let's count them shall we?

  1. Medium
  2. Ghost
  3. Netlify minus a CMS (manual markdown creation and Gatsby to read them)
  4. Netlify + Gatsby + Netlify CMS
  5. Netlify + Gatsby + Stackbit + Forestry

some of the mistakes that I have done

  • code some features that were not used at all.
  • following the hype by using latest technologies (and suffer from the drawbacks they offer)
  • not focusing on the quality of the blogposts.
  • not following a specific coding standard so my code ended up being a pile of spaghetti (from that you start learning about code refactoring and technical debt)
  • jumping to new technologies because they sound cool? just don't......

so what did you learn from those mistakes?

  • if you don't have that much of traffic, having a Ghost or WordPress site is quite useless because you will paying for the server and getting nothing in return. (switch to free tiered services like my current stack where I don't pay a dime then when upscaling depend on a service to handle some parts like Mailchimp for newsletters)
  • ads are great if you have loads of traffic on the site but sometimes people go extreme with ads so don't exceed with them like maximum of two boxes per page not between every paragraph (I don't put ads because I just hate them)
  • I stopped using Google Analytics at phase 3 and the reason behind of it is that it demotivates you when you see that you are getting less traffic than before even though different people are checking the site not the same people every time (I connected Google Analytics with a Slack bot that sends me a message every day with the stats on my own Slack channel). I might set up analytics back in the future.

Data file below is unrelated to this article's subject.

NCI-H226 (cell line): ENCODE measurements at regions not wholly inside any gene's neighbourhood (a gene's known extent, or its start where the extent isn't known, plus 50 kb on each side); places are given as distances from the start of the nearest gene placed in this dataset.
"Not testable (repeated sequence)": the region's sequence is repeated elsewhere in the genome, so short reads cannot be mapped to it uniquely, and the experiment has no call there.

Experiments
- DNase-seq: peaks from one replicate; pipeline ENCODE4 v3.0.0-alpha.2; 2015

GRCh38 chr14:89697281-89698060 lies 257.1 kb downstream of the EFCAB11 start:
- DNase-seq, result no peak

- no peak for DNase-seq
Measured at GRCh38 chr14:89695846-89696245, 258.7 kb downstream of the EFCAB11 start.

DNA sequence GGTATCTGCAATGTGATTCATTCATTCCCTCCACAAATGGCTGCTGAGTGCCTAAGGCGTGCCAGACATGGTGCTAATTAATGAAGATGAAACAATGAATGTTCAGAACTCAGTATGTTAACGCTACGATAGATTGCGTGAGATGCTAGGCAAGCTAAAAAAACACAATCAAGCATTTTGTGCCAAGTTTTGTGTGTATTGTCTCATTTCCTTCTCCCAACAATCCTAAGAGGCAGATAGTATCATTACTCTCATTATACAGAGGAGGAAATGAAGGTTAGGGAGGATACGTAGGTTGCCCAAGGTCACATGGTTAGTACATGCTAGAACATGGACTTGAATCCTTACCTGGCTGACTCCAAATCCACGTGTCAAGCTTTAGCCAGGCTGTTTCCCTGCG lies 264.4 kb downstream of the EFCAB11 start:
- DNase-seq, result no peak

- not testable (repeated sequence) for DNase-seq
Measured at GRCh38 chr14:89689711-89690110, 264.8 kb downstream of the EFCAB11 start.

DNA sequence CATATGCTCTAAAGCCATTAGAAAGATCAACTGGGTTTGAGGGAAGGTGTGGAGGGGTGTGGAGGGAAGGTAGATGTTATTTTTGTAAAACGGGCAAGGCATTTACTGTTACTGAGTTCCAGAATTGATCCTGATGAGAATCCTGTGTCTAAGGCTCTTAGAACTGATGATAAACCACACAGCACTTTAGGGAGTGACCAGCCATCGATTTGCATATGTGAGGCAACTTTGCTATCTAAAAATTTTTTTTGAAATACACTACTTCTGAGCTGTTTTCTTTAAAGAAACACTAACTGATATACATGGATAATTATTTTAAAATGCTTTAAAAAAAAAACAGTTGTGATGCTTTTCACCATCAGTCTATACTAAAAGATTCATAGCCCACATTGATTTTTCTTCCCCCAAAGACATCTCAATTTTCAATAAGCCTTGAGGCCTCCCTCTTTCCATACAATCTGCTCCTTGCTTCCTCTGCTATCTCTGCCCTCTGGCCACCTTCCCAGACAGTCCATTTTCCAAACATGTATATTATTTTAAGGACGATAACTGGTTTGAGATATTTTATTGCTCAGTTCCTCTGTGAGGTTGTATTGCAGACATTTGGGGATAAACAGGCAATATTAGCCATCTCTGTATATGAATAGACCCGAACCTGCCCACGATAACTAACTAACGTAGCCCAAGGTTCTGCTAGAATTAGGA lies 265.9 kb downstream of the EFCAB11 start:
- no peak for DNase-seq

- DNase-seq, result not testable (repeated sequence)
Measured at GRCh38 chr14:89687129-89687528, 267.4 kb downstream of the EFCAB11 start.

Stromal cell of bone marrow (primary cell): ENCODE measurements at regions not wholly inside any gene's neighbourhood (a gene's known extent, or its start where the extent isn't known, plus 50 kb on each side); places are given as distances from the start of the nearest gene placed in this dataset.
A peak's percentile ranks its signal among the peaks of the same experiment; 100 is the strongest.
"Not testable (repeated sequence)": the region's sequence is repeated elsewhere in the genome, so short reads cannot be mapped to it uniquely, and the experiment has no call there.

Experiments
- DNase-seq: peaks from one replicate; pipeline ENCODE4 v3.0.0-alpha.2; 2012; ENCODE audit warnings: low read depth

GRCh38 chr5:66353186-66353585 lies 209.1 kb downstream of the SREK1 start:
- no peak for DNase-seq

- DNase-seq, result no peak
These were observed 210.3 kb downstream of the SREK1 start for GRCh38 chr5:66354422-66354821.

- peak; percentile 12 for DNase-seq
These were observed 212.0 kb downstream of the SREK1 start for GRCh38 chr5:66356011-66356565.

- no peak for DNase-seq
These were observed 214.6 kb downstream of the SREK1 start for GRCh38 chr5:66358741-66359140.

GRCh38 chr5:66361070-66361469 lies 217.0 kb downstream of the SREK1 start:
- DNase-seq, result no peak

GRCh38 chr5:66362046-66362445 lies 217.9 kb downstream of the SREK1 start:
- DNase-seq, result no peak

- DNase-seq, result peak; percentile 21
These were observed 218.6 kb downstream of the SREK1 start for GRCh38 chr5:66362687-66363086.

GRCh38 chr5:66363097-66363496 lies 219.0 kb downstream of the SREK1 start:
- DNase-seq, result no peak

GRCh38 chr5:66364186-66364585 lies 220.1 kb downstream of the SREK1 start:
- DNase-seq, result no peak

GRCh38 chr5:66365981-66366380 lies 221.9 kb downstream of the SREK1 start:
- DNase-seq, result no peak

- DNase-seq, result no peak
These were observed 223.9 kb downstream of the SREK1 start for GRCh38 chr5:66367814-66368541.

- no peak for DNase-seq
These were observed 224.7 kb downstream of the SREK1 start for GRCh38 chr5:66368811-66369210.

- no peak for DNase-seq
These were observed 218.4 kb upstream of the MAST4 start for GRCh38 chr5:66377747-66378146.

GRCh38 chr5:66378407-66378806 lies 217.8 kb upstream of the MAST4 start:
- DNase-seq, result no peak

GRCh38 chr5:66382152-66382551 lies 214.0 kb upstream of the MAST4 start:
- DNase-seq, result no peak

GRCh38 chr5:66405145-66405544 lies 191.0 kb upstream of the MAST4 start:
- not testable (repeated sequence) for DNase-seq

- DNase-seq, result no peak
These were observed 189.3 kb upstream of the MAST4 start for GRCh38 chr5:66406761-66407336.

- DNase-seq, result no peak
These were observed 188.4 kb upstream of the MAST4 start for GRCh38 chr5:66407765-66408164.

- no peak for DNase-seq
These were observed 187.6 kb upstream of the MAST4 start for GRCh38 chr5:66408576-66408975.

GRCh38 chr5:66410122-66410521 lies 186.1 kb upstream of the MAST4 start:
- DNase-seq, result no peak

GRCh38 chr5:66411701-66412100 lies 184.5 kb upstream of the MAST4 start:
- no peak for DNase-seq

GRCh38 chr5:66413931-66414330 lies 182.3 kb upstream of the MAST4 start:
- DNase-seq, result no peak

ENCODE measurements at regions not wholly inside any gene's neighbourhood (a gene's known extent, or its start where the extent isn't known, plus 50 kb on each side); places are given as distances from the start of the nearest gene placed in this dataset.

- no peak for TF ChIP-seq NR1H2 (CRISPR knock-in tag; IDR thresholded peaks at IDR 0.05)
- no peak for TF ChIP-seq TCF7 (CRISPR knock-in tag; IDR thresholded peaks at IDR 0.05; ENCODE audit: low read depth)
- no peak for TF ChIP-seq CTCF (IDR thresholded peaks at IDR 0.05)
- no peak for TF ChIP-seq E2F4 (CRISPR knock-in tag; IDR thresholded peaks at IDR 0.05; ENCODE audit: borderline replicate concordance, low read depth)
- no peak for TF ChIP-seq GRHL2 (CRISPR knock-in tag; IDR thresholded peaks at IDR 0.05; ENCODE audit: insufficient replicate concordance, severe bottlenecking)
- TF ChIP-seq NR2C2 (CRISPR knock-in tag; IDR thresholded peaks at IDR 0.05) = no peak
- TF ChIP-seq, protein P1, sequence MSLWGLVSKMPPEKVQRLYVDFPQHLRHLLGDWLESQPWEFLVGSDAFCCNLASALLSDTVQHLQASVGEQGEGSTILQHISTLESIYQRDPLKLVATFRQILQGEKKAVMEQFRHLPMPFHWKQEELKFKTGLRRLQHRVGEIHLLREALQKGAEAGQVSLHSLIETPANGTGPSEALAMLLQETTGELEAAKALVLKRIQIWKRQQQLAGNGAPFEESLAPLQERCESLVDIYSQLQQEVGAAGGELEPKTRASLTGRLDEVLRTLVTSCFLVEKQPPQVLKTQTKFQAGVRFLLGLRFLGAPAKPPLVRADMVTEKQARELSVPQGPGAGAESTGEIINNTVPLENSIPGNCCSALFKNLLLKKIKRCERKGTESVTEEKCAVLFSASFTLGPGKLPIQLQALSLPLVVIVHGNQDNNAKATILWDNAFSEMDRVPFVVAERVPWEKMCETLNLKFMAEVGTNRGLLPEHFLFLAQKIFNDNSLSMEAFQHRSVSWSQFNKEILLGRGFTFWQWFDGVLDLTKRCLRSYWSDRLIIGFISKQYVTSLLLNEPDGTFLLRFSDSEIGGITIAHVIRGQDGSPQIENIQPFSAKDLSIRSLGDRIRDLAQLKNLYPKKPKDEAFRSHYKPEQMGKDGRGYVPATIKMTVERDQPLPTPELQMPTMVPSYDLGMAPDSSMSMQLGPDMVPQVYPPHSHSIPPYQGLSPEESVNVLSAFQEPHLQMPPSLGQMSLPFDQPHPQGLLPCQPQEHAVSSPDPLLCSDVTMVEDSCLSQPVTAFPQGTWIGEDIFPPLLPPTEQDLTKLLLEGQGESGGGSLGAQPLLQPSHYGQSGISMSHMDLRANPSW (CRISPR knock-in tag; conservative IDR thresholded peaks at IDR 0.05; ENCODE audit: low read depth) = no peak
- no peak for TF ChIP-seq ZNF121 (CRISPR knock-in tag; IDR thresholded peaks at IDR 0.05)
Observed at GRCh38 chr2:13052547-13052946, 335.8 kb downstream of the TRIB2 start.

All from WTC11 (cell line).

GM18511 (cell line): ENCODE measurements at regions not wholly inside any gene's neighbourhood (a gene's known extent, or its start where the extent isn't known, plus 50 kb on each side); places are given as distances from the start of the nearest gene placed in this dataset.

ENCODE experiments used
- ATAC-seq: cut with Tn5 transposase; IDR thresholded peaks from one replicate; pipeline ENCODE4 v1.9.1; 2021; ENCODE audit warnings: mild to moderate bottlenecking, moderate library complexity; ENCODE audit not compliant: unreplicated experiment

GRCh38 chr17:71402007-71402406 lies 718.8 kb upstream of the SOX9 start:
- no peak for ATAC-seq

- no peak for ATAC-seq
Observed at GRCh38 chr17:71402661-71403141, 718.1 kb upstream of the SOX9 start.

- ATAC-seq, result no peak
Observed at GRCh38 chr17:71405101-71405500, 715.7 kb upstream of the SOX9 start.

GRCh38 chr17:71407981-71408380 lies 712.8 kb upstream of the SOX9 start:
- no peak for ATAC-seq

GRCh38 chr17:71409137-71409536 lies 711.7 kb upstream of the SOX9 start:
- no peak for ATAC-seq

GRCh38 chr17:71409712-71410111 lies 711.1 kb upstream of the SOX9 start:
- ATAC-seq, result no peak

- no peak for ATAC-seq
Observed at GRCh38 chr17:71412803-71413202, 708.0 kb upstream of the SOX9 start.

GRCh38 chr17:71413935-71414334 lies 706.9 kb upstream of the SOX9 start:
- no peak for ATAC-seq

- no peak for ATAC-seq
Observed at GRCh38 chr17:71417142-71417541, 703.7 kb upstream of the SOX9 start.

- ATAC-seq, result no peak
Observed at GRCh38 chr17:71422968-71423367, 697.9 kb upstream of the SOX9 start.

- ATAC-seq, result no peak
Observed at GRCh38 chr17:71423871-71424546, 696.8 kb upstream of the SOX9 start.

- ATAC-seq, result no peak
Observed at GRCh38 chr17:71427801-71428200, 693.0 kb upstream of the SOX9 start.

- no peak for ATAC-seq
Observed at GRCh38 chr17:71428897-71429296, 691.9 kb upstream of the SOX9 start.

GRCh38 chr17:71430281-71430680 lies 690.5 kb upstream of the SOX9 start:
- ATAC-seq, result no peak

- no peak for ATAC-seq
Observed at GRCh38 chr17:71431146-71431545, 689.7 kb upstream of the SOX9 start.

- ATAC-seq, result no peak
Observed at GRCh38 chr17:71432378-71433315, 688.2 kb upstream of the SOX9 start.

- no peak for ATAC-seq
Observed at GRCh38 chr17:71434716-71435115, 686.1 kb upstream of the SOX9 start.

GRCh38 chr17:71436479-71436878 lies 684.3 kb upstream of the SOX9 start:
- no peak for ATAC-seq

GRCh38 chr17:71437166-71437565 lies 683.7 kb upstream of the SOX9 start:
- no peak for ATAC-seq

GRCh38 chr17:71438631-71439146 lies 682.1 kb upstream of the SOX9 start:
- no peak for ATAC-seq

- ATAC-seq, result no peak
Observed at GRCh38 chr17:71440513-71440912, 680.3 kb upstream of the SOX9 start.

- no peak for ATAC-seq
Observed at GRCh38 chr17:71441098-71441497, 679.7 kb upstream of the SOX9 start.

• focus on quality than quantity, majority of my audience talk with me right after I post a blogpost saying that they really enjoyed reading it because I have taken the time to write the steps in the most simplified way possible which is great! also posting like 3-5 blogposts per day is quite useless because people will barely check them all but posting 3 blogposts per week and promising better content next week will bring suspense to the blog and make the audience eager for the next blogpost.
  • on a technical note, don't go towards the hype sometimes. At the time when I first started using Netlify CMS, it was considered a big deal back then (like a year ago) go old fashion if you have to but if you love experimenting then go ahead
  • another technical point, expand with developing or using a service if you need it. Don't waste your time on something that you might not need it in the first place.

but what if I am not a developer? 🤷‍♀️

good question! I get asked that from time to time since the majority of my friends are non technical.

The technologies that are showing today are making it possible to have a website for almost for free.

when you search on Google for: "how do I make my own website?", the first thing you see are those generic site builders like Wix (which is banned in Lebanon), Squarespace, and much more

Even WordPress can be turned into a site builder ( get a plugin like Elementor and building a site feels like stacking legos on top of each other)

but incase you are interested, you can create a JAMStack powered site for free where you choose a template, a site generator, and a CMS and it will host it on Netlify for free using Stackbit. If you want to change something, you can always ask a fellow developer (also I can help as well)

and that is all folks

5 times and still, but hopefully I will stick to this stack